Sleep Apnea Treatment in Sarasota, FL

Sleep apnea affects millions of Americans. It is a serious sleep disorder that causes multiple pauses in breathing as you sleep. These moments of breathing cessation prevent restful sleep and increase the risk of serious health problems. At The Smile Centre, our experienced dentists provide treatment for mild to moderate sleep apnea.

To arrange your sleep apnea consultation, contact us today. If you live in the Sarasota area of Florida, contact our Palm Aire location online or at 941-351-4468. If you live in or around Florida, please contact us online. With three convenient locations, we serve patients from in and around Sarasota, and Bradenton, Florida.

What Is Sleep Apnea?

There are two types of sleep apnea. Obstructive sleep apnea is more common. It is caused by blockage in the airway, which occurs when throat tissues or the tongue relax too far into the airway. Central sleep apnea is less common and is caused by your brain failing to signal your breathing muscles while you sleep. Obstructive sleep apnea, or OSA, is the form treated by our dentists.

When an OSA episode occurs, your airway is blocked off from the flow of oxygen. You will instinctively wake up so that your throat muscles tighten and unblock your airway. A partner may hear you gasp or make a choking noise as you awaken. These episodes in which you aren't breathing can occur hundreds of times a night. It makes it impossible to get the rest you need.

Sleep apnea can be really difficult to recognize in yourself. Typically, you won't be aware of the multiple awakenings during the night. However, if you feel excessively tired all of the time and a family member has noticed loud snoring, choking or gasping while you sleep, you may suffer from this common sleep disorder. Symptoms of sleep apnea include:

  • Snoring
  • Chronic headaches
  • Extreme drowsiness during the day
  • Concentration problems
  • Impaired memory
  • Irritability, depression, anxiety or other mood changes
  • Falling asleep at work, while driving or at other times during your day
  • Dry mouth upon waking

If you think you may have sleep apnea, please call The Smile Centre to schedule an evaluation.

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Snoring and Sleep Apnea

When sleep apnea causes snoring, the snoring is caused by the vibration of the collapsed throat tissues as air passes by them. The greater the airway blockage, the louder the snoring, although snoring will cease if the airway becomes completely blocked. Your body essentially panics when this cessation of breathing occurs, causing you to awaken slightly from sleep.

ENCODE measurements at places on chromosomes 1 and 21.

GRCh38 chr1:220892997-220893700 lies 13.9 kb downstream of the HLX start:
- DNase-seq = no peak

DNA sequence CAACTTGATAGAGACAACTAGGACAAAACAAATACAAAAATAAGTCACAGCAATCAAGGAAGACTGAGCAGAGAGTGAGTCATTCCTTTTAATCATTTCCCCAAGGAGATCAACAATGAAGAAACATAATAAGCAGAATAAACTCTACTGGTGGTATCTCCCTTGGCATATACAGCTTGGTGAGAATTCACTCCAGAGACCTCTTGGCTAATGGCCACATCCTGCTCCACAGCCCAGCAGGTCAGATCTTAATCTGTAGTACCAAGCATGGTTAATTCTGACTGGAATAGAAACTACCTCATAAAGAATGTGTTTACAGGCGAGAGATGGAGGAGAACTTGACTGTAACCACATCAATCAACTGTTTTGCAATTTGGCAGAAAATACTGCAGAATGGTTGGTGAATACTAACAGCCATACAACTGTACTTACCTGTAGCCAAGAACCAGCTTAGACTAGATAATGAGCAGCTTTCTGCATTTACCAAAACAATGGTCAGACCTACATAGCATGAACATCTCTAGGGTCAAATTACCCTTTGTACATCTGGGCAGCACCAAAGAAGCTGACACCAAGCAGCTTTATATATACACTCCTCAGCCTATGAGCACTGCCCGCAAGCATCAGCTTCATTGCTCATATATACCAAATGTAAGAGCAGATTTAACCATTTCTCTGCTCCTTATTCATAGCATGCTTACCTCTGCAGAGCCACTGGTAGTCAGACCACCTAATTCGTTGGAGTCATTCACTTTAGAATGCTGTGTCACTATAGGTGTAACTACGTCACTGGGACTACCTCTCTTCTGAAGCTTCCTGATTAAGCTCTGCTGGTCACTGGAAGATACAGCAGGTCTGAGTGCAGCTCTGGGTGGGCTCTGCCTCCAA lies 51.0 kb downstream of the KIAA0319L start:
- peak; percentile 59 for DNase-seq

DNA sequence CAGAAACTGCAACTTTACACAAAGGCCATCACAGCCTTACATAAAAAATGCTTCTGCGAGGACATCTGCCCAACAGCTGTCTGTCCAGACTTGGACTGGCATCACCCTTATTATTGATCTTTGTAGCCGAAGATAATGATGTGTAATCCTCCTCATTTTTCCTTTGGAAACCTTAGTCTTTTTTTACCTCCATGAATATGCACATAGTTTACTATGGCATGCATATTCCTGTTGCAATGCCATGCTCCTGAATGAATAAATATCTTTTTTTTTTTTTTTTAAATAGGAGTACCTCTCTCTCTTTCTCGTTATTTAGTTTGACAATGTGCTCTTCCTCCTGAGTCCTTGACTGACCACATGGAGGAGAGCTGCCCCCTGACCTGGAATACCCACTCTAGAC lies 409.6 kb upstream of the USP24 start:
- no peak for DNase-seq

Not all people who snore have sleep apnea, but most sleep apnea sufferers snore. At The Smile Centre, our custom oral appliances prevent episodes of snoring and breathing cessation, so that you can get the rest you so desperately need.

What Happens if Sleep Apnea Goes Untreated?

Untreated sleep apnea may result in excessive daytime fatigue, memory and concentration problems, and mood disorders such as depression. It can cause consistent discomfort including frequent sore throat, dry mouth, and chronic headaches as well. Perhaps most worrisome, untreated sleep apnea is linked to heart attack and stroke, hypertension (high blood pressure), metabolic syndrome, abnormal liver function, and an increased risk for developing type 2 diabetes. Sleep apnea may also increase the risk of breathing difficulties during surgery and while taking certain medications.

What Can I Do on My Own to Improve My Sleep Apnea?

If you suffer from obstructive sleep apnea, lifestyle changes can help reduce its prevalence. These include: Not smoking Losing weight Adopting a healthy diet Getting plenty of exercise Avoiding narcotics and marijuana Avoiding alcohol and sedatives Some instances of sleep apnea are genetic. People with a family history of the disorder may find lifestyle changes make little to no difference. However, for many of the estimated 18 million people who suffer from obstructive sleep apnea, leading a healthy lifestyle can have a profound impact on the disorder.

The Effect on Your Health and Wellness

Sleep apnea reduces the flow of oxygen to your brain, and prevents your body and brain from getting the rest needed to function well. Over time, OSA can have a serious effect on your wellness. The repeated drops in blood oxygen level causes an increase in stress hormones, which raises your heart rate and can lead to cardiovascular problems. OSA increases the risk of serious health problems, such as:

  • Stroke
  • Heart attack
  • Heart failure
  • High blood pressure
  • Chronic headaches
  • Depression
  • Decreased sex drive
  • Daytime fatigue that can make driving dangerous

young woman waking up rested after night without snoringSleep apnea can also affect the way your body uses and stores energy. Because of these changes, sleep apnea has been linked to diabetes and obesity.

The degree to which OSA can affect all areas of your life is significant. Sleep apnea can cause drowsiness and poor performance while you are working. It may begin to affect your standing at your workplace. You may also be dangerously drowsy while you drive, which could be so extreme as to cause you to fall asleep behind the wheel. Not only that, but you may be experiencing severe mood effects, including depression and anxiety. Get treatment now to reverse the way sleep apnea has affected your life. Getting good sleep is important to your happiness and health.

Sleep Apnea Risk Factors

Certain factors increase your risk for developing sleep apnea:

  • Being male
  • Large neck size
  • Larger tonsils or tongue than normal